BROOKE GLADSTONE:And one of the ads quotes President Bush saying: "As far as the Saudi Arabians go, they have been nothing less than cooperative." But as any of us knows who looks at that remark in context, it was in response to reports in very reputable papers that there had been quite a bit of resistance from Saudi Arabia -- at least in connection with the U.S. government's anti-terrorist operations. Don't you think you were taking President Bush's words a little bit out of context, especially when the subscript to the ad says: "Don't believe what you read in the papers?"
MICHAEL PETRUZZELLO: Not at all, [...?...] because that's exactly the point. These reports that the Saudis weren't cooperating were not true. The president, the secretary of state, the secretary of treasury and other U.S. leaders have all affirmed that Saudi Arabia has done everything it's been asked to do and, and more!
BROOKE GLADSTONE: Why do you think the networks have declined to run your ad?
MICHAEL PETRUZZELLO:That story has created yet another myth and misconception about Saudi Arabia. We had no problem getting our ads on the air; those ads from day one ran in every market that we wanted them to run.
BROOKE GLADSTONE:We called A&E, AMC, Bravo, The History Channel, Lifetime, the USA Network and the Weather Channel. They were all approached by you, and they all turned down the ad.
MICHAEL PETRUZZELLO: Well see that's the part that I get confused about, because our plan was to run opposite public affairs programming and news. While I like to watch The Weather Channel, we did--never thought that that was an appropriate place for those ads, and we never really asked the Weather Channel to be part of our media strategy.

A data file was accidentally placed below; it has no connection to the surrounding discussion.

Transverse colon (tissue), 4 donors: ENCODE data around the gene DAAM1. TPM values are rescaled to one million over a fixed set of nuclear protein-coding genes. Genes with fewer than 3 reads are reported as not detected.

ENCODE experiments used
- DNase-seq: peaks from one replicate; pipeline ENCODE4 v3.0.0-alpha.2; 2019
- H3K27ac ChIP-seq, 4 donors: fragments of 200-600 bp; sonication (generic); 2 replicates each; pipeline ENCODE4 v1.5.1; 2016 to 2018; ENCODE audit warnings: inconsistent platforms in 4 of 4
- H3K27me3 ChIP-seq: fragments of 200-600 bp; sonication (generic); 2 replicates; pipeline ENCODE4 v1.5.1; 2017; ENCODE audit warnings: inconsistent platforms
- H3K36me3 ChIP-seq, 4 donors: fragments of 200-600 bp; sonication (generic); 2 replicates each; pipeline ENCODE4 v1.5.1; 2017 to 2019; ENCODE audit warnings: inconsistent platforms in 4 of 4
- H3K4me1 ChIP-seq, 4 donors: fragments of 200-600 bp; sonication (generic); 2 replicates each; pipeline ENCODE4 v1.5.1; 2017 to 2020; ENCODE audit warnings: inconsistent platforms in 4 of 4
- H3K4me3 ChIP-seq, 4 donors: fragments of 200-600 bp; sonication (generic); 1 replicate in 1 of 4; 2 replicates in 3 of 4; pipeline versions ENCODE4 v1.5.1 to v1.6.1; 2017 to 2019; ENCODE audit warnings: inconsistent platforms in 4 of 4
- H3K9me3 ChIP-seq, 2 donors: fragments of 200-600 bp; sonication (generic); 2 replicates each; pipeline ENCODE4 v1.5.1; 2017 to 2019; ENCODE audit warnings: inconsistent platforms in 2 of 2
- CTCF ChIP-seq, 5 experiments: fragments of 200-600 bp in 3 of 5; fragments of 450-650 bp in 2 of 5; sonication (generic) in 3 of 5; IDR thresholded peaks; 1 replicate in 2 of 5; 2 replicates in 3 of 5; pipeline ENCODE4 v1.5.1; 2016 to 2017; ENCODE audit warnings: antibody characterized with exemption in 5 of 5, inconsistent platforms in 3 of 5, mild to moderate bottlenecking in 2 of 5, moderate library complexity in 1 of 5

BROOKE GLADSTONE: So you're basically saying you were never turned down by any media outlet you went to?
MICHAEL PETRUZZELLO:Well I'm s-- I'm - I don't do the actual media buying so I'm not quite sure, you know, what happened, and I know in issue advertising it's always a little bit difficult in getting things aired.
BROOKE GLADSTONE: People told us directly that they rejected your pitch! Are you saying they're, they're making it up?
MICHAEL PETRUZZELLO:I don't kno-- you know, I did-- these people weren't [quoted ?], and I never talked to them, but I will tell you that we had no problems getting them on the air.
BROOKE GLADSTONE:How does it work -- providing a media boost for an entire country? Saudi Arabia's favorable rating in the United States hung around 35 percent and they were looking to you to push it up to greater than 60 percent. Newsweek reports that about 6 months into the campaign Saudi Arabia's favorability rating hangs around 43 percent?
MICHAEL PETRUZZELLO: That's consistent with our own polling and other polling I've seen.
BROOKE GLADSTONE: So that's a gain of about 8 points.
MICHAEL PETRUZZELLO: Yes.
BROOKE GLADSTONE: Is the Saudi government happy with that?
MICHAEL PETRUZZELLO: They're hap-- very happy with the overall campaign, and they feel like they're getting a clear and consistent message out against all odds because there is still a lot of confusion out there.
BROOKE GLADSTONE: Thank you very much.
MICHAEL PETRUZZELLO: Okay!
BROOKE GLADSTONE: Michael Petruzzello heads the Royal Embassy of Saudi Arabia's account for Qorvis Communication.